Manufacturers have felt the pinch of resource prices, but that doesn’t mean they’re standing still.  By Joanne Paulson.  Innovation is generally understood, in the public realm, as a ground-breaking discovery or never-before-seen product. Tesla. The internet. Insulin. It’s a valid perspective — one that has been borne out on the Canadian Prairies for generations. The region has historically been a hotbed of economy-changing product and process innovation, from the development of canola to remote-controlled uranium mining to the Blairmore Ring. But there is also incremental innovation — the small, yet meaningful improvements that build on genius, deliver greater customer value and improve operational performance. In Saskatchewan’s present post-boom era, that’s precisely what manufacturers are focusing on to better support the resource development sectors and sharpen their competitive edge in the supply chain. Not all recent economic retraction, however, is related to lower prices in commodities like potash, oil, and uranium. Many new major capital projects, such as the new K+S solution potash mine near Bethune, drove significant supplier demand during the construction phase, yet have… Read More

How public procurement can become our competitive advantage

By Keith Moen.  In the wake of NAFTA negotiations and ‘America first’ policies, there exists a fine line between favourable and unfavourable public procurement practices. From a free enterprise perspective, a strong case can be made for the inherent benefits of interjurisdictional trade, whether it be at the international or interprovincial level. Conversely, when it comes to public dollars, there is just as clear of a benefit for those dollars to be spent within the jurisdiction from which goods or services are being procured. When you try to combine the two scenarios, however, the vision, the process, and the results become much murkier. And the line between good public policy and outright protectionism becomes as fine as a razor’s edge. Saskatchewan Premier Brad Wall has been among the more outspoken supporters of free enterprise, market-driven economic policies. One of his first orders of business upon being elected in 2007 was declaring that Saskatchewan was, in fact, open for business. Soon thereafter, the province joined Alberta and B.C. in the New West Partnership Trade Agreement, patterned… Read More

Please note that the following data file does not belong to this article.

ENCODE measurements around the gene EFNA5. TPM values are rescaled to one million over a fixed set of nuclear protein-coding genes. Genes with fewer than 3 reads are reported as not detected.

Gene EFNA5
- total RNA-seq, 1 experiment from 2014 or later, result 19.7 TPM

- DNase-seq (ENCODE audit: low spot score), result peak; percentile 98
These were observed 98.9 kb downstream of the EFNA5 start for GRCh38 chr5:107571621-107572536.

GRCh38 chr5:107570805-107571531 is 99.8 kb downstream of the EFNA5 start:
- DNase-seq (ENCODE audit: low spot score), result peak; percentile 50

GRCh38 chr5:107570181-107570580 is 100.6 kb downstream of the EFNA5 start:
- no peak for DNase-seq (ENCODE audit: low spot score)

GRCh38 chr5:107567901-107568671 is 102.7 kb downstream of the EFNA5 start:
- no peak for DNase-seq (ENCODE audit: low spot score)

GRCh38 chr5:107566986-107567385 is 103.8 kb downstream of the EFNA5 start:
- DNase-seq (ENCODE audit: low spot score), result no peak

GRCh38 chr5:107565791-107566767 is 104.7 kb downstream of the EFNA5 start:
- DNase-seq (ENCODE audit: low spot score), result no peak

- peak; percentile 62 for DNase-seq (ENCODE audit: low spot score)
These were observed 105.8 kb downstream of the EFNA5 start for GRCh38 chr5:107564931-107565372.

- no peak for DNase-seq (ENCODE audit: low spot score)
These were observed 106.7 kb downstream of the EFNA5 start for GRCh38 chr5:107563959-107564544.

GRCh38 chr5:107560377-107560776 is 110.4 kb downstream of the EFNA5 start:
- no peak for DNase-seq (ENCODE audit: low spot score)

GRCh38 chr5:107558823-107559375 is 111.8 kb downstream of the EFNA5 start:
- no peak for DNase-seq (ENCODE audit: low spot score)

With Greg Hutch, director of new service development with ISM Canada – an IBM company

Some have called blockchain ‘the most important IT invention since the internet itself.’ Yet, if you ask folks on the street, few can succinctly define it. In layman’s terms, what is blockchain and how does it work? Blockchain is a technology that lets people who do not know or trust each other build a shared, dependable ledger. In other words: It is a way of recording transactions securely and reliably without the trusted third party — like a bank — that is usually required for verification. There are some very interesting mathematical and computational underpinnings for blockchain, but the fundamental idea is that blocks of information can be securely tied into chains. Each block can represent information like a transaction. Each time a block is added to the chain, it is securely connected to the preceding blocks, and anyone trying to change a link will be detected. There are also multiple copies of the chain, which avoids having a central authority or a single copy of a record. Everyone can see the blockchain and confirm… Read More